John Chamberlain (b. 1927 Rochester, Indiana d. 2011 New York, NY) began his creative career at the Art Institute of Chicago, then moving to Black Mountain College in 1955. In 1956, Chamberlain moved to New York where he began to discover his identity as an artist. By 1961, Chamberlain showed along side legends such as Marcel Duchamp and Pablo Picasso at the Museum of Modern Art’s show “The Art of Assemblage”. His inclusion in this exhibition was a result of commanding attention after constructing his pieces with discarded automobile parts as well as other metal debris.
Considering his use of premade metal debris, Chamberlain welcomed the variety of paint and strucutral differences that his materials offered. His inspiration was rooted in the time period he was creating in, that of a maturing industrial society. Through his construction, he combined all mechanical parts that seemed virtually unrelated to make a cohesive piece. His process consisted of manipulating the maliable pieces of metal twisting, crushing, bending, and welding each piece. Often, the finish product was larger than life, imposing on the viewer while simultaneously encouraging the viewer to see their own society in a varient of ways. Chamberlain is frequently honored for his importance within the progression of public sculpture as we know it for introducing industrial materials as an accepted medium.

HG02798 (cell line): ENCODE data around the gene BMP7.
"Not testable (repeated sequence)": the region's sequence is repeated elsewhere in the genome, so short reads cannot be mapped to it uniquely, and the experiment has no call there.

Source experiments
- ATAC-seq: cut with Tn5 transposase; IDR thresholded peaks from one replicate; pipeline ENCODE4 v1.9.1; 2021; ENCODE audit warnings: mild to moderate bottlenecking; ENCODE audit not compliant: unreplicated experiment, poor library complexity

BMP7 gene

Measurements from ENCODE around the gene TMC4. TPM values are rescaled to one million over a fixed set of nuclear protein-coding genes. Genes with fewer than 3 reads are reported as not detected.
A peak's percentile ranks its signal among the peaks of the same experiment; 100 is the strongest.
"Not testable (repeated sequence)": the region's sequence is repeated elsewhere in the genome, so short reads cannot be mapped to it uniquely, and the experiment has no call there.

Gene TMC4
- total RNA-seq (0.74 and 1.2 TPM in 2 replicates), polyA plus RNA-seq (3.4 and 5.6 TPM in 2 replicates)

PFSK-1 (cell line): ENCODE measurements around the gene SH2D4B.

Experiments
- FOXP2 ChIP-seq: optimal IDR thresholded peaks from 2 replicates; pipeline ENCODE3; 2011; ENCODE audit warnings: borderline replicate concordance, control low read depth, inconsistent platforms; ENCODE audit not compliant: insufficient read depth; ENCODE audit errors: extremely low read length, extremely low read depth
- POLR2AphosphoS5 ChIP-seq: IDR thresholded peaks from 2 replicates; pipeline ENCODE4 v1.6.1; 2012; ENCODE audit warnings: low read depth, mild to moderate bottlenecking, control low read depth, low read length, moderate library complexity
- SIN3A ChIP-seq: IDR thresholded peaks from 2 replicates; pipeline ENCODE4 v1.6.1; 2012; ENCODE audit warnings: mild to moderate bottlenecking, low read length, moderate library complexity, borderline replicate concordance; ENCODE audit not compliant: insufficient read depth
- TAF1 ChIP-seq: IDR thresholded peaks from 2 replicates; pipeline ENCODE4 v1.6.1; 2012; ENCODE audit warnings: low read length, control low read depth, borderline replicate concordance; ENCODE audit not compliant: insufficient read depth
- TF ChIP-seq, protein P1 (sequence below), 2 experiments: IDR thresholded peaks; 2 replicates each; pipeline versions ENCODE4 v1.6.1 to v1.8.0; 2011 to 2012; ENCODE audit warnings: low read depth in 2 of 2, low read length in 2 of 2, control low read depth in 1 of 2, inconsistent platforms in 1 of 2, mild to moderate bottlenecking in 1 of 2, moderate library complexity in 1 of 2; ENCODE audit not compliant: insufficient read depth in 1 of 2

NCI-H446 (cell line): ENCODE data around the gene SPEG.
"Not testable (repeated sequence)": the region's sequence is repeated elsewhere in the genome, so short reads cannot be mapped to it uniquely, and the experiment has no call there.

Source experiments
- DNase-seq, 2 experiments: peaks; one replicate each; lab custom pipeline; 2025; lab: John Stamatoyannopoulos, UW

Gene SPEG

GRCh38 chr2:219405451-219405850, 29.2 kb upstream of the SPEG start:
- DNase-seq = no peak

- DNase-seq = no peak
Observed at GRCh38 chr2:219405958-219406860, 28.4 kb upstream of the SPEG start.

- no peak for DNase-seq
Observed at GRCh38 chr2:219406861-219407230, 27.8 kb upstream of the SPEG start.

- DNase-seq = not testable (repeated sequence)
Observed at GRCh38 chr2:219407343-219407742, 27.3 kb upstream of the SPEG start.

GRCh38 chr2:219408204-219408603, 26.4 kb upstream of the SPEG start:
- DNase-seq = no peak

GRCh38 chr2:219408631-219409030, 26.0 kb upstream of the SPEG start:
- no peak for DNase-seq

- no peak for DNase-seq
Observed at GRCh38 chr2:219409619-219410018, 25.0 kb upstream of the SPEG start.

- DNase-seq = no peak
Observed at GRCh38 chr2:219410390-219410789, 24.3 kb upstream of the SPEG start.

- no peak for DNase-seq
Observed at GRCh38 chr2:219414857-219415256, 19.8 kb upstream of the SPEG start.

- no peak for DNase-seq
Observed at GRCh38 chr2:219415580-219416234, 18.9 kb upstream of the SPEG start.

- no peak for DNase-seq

Chamberlain has had the honor of showing at many acclaimed institutions in both individual and group shows around the world. His inclusion in Biennials as well as the multitude of shows has proved crucial to the comprehension and message of the event as a whole.